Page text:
My Favorite Album: Jana Hunter of Lower Dens on Archie Shepp’s "Attica Blues" | Under the Radar Magazine Under the Radar | Music Blog for the Indie Music Magazine
Wednesday, February 21st, 2024  

My Favorite Album: Jana Hunter of Lower Dens on Archie Shepp’s “Attica Blues”

“We need musically rich protest albums right now, even though it’s hard to write those right now.”

Aug 20, 2020 Photography by Torso. Lower Dens
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Since 1960, 82-year-old jazz saxophonist Archie Shepp has played saxophone and piano on at least 100 different releases, almost all as leader or co-leader. Shepp has shared blasts with John Coltrane, Max Roach, and Frank Zappa, but one of his better-regarded albums is 1972’s politically inspired Attica Blues.

As the party of the opening title track dies down, civil rights activist and lawyer, William Kunstler, is present in pensive tone for 18 seconds. Kunstler defended Attica Prison rioters after the brutal Attica Prison rebellion of 1971, which left 43 people dead and countless others gassed by toxic fumes. Kunstler says something of true meaning: “if it ain’t natural, it ain’t real.”

Attica Blues is in protest of the Attica Prison uprising. It’s a big album featuring many guests, swinging back and forth—not unlike the helicopters New York Governor Nelson Rockefeller had over Attica in 1971.

“It’s really hard to pick [one favorite album] and it shifts over time, but Attica Blues came back to me,” says Jana Hunter, the main creative force of Lower Dens. “It’s very passionate, prohibitive, and honest. We need musically rich protest albums right now, even though it’s hard to write those right now. We have the life experience, but it is a risk to release unfiltered work.”

Hunter focuses on “Quiet Dawn,” the closing song written by composer and trumpeter Calvin Massey, who died of a heart attack the same year Attica Blues was released. Massey’s young daughter, Waheeda, sings on the track. “I love the realness of her voice—there’s something very joyful,” says Hunter. “It’s an outlier from the rest of the album, a whimsical, delicate thing.”

Hunter thinks that Attica Blues carries a type of whimsical absurdity because there’s a sense of humor within Shepp’s music despite the material coming from a serious, heart-wrenching situation. Hunter points to the run of “Steam, Part 1,” “Invocation to Mr. Parker” (its title referring to saxophonist Charlie Parker, who helped create the bebop jazz style), and “Steam, Part 2” as an example. “He’s an artist expressing confrontation and somberness through joy,” says Hunter. “Attica Blues has so much emotional and musical range…it makes me feel whole and alive.”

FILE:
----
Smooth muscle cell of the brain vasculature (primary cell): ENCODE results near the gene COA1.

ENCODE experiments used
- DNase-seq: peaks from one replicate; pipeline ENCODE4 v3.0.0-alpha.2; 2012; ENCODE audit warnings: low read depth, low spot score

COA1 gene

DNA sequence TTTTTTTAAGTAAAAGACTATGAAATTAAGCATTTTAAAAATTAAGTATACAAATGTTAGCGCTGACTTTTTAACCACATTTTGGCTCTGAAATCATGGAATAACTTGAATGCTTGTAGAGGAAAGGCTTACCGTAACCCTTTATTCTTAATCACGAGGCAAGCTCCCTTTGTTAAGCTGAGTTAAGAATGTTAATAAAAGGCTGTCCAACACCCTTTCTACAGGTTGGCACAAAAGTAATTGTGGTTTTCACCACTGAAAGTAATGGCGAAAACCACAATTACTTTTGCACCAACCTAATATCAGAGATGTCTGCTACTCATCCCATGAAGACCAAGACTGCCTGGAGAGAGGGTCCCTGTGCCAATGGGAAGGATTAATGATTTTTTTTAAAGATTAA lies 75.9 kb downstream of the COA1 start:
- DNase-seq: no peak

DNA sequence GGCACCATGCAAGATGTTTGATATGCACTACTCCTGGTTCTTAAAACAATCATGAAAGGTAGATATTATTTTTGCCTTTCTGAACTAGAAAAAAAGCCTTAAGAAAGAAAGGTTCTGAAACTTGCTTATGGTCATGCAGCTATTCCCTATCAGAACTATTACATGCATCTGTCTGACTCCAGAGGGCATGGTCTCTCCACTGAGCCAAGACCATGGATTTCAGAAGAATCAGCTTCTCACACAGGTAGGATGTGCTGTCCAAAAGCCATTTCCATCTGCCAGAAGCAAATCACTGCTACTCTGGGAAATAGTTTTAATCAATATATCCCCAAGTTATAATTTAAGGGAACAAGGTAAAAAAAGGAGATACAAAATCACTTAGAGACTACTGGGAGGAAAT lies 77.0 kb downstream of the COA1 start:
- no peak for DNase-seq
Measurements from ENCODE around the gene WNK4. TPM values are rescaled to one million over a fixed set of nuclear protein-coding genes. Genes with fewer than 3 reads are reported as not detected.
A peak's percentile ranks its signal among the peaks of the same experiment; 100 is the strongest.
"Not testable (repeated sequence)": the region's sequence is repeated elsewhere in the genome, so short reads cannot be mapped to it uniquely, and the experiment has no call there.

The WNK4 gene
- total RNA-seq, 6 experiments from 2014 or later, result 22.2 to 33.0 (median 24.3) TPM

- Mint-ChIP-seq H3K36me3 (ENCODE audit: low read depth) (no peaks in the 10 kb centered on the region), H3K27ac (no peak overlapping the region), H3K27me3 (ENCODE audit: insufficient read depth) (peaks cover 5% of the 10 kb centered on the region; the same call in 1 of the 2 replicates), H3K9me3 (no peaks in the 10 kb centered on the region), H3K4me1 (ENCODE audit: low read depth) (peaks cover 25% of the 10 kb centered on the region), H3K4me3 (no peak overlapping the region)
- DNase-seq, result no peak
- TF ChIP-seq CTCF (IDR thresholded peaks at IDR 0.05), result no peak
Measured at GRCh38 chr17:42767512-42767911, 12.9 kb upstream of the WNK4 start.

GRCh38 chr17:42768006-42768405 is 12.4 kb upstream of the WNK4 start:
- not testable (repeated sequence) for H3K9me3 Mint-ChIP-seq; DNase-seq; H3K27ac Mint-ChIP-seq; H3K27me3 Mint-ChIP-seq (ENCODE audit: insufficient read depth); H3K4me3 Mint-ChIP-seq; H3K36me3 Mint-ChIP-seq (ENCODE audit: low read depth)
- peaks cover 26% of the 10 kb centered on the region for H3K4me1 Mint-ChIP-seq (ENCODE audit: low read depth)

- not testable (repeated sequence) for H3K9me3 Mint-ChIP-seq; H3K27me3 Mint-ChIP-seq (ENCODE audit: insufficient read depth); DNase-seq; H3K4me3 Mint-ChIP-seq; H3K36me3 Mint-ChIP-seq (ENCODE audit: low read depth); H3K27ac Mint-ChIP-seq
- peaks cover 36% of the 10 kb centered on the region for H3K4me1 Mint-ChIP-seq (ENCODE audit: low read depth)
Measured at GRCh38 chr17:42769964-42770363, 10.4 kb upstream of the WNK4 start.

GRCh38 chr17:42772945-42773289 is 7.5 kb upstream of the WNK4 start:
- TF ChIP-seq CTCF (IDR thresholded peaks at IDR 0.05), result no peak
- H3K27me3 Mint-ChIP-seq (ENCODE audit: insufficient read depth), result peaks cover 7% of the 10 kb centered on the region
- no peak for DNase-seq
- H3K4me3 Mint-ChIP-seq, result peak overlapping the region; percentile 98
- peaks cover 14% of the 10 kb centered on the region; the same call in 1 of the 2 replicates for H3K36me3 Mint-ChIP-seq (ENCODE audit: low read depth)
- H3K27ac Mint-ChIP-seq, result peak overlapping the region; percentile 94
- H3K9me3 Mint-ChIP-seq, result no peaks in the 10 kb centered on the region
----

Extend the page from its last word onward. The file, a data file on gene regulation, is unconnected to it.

Specifically, Hunter can’t recall the first time hearing Attica Blues, but says it was within the last few years. Hunter had been listening to Charles Mingus’ 1963 album, Mingus Plays Piano, a lot, and that avenue led to Archie Shepp. “He jumped out to me because the music stacks chords and progressions,” Hunter says of Shepp. “It’s beautiful and dense, or chaotic. His musical breath is really inspiring, using musical humor in writing to add dimensionality to subjects—it’s more easy to digest.”

We circle back to Kunstler’s “if it ain’t natural, it ain’t real” quote on Attics Blues. We talk about how some musicians have a passion for making music that is ingrained in them; creativity comes out of them, naturally. To Hunter, Shepp’s music sounds natural and effortless; it is flowing out of him. “Subjectively, I tend to put musicians into categories,” says Hunter. “Being a musician is hard on the mind and body, and I’m interested in knowing the motivations of musicians, how and why they make music.”

[Note: This article originally appeared in Issue 66 of Under the Radar’s print magazine, which is out now. This is its debut online. For the issue we interviewed musicians and actors about their all-time favorite album.]

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